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Webinar Panel

Webinar host Thebeka Poswa, with entrepreneurial coach Christoff Oosthuysen, who explored ways for BDS practitioners to go beyond the use of online meetings in the digitalisation of their service offering. Also in the room were Bongi Msibi (Training Manager at SEDA), Terence Knott-Craig (IBASA Chairperson), and Derrik Ndzavi (IBASA Managing Director).

Business support practitioners are slow in adopting new, digitalised processes and cloud applications for delivering services to small businesses in South Africa. However, they have embraced the use of online meeting and training platforms, which they remain committed to in their work environment even after Covid-19 lockdown restrictions are being lifted.

A poll, presented during a recent episode of the SEDA, IBASA & EPI Webinar Series, showed that significant adoption of online meetings took shape during the pandemic and that the trend continues to dominant now that the limitations on movement are less. Three-quarters of the respondents make use of online meeting tools and half report that more than 75% of their meetings are taking place online now. More than a quarter (28%) say they organise all their meetings online, while only a few (8%) do all their meetings face-to-face.

In addition to the persisting shift to online meetings, many say that they are using online group applications too. While 74% say they use meeting applications like Zoom, Teams, and Google Meet, only 45% say they use group calls via applications like Whatsapp or Telegramme. In addition, more than a third (36%) say they use social media for communication with their clients.

Online group events, training sessions, or meetings are also used to a fair level. However, while just over a third (34%) of the respondents say they host online group events or training sessions, they do not consistently use in-event activities to increase attendee engagement. A third (33%) share content on platforms external to the meeting application they use. About a quarter use text chat (27%), live voice by attendees (27%), and break-away groups (21%). Polls are less popular (at 15%) and few use collaboration or attendee-whiteboard applications during their events (4%).

Productivity tools like task management and CRM are not showing the same rate of adoption when compared to online meetings. Below a tenth of the attendees reports that they use different online productivity tools to manage their own work and communicate with their clients. However, 21% reported that they use online tools for planning and objectives setting, 15% for monitoring and evaluation, and 14% for contact session reports.

The poll is of course not a scientific study, but it is worth noting that 92 attendees took part in the poll, offering a good representation of practitioners.


During the webinar attendees shared their experiences in aiming to move beyond the first step of digitising items in their work environment. This would involve going beyond scanning documents, using a digital platform to meet, or sending out email notifications. The challenge for many business support practitioners is to move beyond “digitisation” to more comprehensive “digitalisation”.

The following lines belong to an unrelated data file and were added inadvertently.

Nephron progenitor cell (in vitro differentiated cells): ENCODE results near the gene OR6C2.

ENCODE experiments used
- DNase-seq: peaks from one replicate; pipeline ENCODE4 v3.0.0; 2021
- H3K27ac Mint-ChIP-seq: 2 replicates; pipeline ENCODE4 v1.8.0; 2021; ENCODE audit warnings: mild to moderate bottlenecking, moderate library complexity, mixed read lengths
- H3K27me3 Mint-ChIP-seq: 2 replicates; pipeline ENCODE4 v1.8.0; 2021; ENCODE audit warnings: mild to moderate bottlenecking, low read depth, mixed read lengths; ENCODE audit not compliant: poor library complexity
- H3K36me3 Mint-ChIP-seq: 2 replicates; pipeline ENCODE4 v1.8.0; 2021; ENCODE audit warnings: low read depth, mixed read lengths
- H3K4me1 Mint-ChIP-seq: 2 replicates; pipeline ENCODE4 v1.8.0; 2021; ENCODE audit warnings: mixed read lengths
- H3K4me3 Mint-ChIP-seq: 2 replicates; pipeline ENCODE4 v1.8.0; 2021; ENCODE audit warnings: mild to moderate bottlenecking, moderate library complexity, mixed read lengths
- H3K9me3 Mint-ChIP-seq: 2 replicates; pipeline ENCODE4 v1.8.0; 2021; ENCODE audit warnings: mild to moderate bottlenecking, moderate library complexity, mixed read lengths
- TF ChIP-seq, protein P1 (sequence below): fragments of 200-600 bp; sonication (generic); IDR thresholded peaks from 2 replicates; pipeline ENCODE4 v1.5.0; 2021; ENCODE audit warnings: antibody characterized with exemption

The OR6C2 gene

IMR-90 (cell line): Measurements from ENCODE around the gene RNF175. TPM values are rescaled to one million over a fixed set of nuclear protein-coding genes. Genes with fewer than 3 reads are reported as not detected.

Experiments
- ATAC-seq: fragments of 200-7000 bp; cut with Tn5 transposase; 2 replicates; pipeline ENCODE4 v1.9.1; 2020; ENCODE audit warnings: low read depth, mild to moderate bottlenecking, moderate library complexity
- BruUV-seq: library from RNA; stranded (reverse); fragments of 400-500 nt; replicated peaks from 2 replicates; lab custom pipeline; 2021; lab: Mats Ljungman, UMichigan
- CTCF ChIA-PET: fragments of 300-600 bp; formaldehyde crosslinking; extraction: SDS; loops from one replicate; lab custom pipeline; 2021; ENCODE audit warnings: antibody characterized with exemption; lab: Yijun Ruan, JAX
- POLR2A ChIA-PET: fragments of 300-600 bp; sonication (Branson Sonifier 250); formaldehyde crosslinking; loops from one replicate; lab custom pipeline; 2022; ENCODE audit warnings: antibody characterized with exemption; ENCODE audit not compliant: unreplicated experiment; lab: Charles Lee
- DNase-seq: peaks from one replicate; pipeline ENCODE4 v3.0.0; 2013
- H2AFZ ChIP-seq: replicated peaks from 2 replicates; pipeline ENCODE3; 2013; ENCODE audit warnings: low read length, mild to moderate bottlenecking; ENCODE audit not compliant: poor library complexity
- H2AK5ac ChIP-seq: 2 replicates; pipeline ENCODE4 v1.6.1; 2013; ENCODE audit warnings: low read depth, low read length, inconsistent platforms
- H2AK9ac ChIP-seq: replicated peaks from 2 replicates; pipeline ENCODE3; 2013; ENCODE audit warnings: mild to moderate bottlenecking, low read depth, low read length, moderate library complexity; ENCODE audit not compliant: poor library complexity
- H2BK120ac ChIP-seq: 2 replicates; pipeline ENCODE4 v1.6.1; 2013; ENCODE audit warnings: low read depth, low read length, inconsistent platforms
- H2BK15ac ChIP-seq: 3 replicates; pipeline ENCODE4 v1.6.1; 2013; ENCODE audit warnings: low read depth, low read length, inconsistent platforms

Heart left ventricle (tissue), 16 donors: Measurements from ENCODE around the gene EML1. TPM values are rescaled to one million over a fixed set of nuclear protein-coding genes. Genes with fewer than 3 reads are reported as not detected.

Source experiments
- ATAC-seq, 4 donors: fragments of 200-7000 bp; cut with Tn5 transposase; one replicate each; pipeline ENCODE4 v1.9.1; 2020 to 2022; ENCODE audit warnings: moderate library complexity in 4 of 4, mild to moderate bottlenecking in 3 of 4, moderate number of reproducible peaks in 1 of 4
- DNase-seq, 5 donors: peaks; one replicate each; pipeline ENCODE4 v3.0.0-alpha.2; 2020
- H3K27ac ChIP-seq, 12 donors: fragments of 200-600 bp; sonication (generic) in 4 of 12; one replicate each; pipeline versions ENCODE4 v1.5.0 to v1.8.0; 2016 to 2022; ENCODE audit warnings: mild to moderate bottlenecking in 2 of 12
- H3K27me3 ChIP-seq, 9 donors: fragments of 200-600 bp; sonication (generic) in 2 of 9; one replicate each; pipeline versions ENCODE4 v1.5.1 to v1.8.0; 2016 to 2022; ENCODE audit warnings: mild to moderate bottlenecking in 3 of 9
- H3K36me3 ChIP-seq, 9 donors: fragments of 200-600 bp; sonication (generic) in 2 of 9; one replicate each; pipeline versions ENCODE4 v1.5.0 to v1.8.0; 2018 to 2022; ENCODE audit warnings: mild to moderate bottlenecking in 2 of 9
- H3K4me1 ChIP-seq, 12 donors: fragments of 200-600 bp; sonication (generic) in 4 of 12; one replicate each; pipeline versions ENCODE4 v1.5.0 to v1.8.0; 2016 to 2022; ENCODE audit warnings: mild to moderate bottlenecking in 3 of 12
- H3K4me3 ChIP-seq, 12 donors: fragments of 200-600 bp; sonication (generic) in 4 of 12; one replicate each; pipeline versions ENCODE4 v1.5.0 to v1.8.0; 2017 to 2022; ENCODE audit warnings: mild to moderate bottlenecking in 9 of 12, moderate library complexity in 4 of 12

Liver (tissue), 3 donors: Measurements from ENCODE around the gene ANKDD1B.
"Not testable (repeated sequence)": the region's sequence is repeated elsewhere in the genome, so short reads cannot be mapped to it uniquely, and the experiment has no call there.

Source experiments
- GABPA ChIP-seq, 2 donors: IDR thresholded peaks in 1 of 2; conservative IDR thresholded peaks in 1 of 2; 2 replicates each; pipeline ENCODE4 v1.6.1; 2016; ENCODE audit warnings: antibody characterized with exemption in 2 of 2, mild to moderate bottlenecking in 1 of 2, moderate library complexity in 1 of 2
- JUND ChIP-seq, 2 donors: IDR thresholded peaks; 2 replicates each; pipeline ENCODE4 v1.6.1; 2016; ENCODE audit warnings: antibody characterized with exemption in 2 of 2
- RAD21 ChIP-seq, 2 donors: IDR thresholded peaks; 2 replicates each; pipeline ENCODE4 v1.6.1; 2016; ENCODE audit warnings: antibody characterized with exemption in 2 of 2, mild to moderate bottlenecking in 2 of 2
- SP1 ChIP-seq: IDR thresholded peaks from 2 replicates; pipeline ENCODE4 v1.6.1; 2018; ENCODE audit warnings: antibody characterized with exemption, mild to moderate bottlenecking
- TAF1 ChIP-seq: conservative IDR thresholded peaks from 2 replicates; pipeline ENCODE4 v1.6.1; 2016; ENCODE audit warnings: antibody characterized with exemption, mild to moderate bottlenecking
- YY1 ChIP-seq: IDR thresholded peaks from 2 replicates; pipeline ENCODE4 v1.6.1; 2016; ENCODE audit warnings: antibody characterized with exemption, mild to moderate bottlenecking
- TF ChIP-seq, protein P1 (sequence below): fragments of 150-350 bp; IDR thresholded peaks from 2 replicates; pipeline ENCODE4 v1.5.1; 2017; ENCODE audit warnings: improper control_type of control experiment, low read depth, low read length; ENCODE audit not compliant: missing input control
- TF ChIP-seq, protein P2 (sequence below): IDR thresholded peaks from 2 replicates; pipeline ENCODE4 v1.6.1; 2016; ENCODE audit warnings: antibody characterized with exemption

Digitalisation entails the use of digitisation to improve business processes. This is when you, for instance, not only use an online meeting platform, but you also automate many of the meeting organisation and post-meeting processes. The main gain with digitalisation is much more productive and efficient work, potentially coordinating the involvement of many people and automating many of the business processes.

Knowledge workers, such as business support practitioners, already have access to thousands of applications and online solutions to help them in organising their work environment. The features offered by these technologies are evolving fast, with new applications being added on an ongoing basis.

This makes the selection of the best online tools very difficult, often resulting in decision-making paralysis. When selecting tools, practitioners are best advised to consider the integration of the different applications. That is why a suite of applications is often selected, even if some of the applications are less suitable than what an individual alternative would offer.

In addition, ongoing improvement in the functionality of applications is increasing process automation so that it becomes easier to get things done. And artificial intelligence technologies are on the increase, as it allows the machines to learn by doing, and get better at doing your heavy lifting on your behalf.

Other trends such as blockchain, tokens & crypto technology are definite influences to keep an eye on, as these may have an impact on how business support practitioners engage and authenticate their services or products in the future.

The advantages are clear for business support practitioners to introduce the digitalisation of their own service officering; plus — even more importantly — for their client businesses. As a result, practitioners have little choice but to improve their own skills and knowledge about digital solutions. They have to invest in their secret weapon — themselves!


  • To join the upcoming CPD webinar you can << REGISTER HERE >>.
  • By attending this episode of the SEDA, IBASA, and EPI Small Business Development Practitioner Webinar Series, you will earn credits to count towards your CPD requirements.
  • Christoff Oosthuysen is the webinar host, Founding CEO of the Entrepreneurial Planning Institute (EPI), and General Partner at Seed South Capital.

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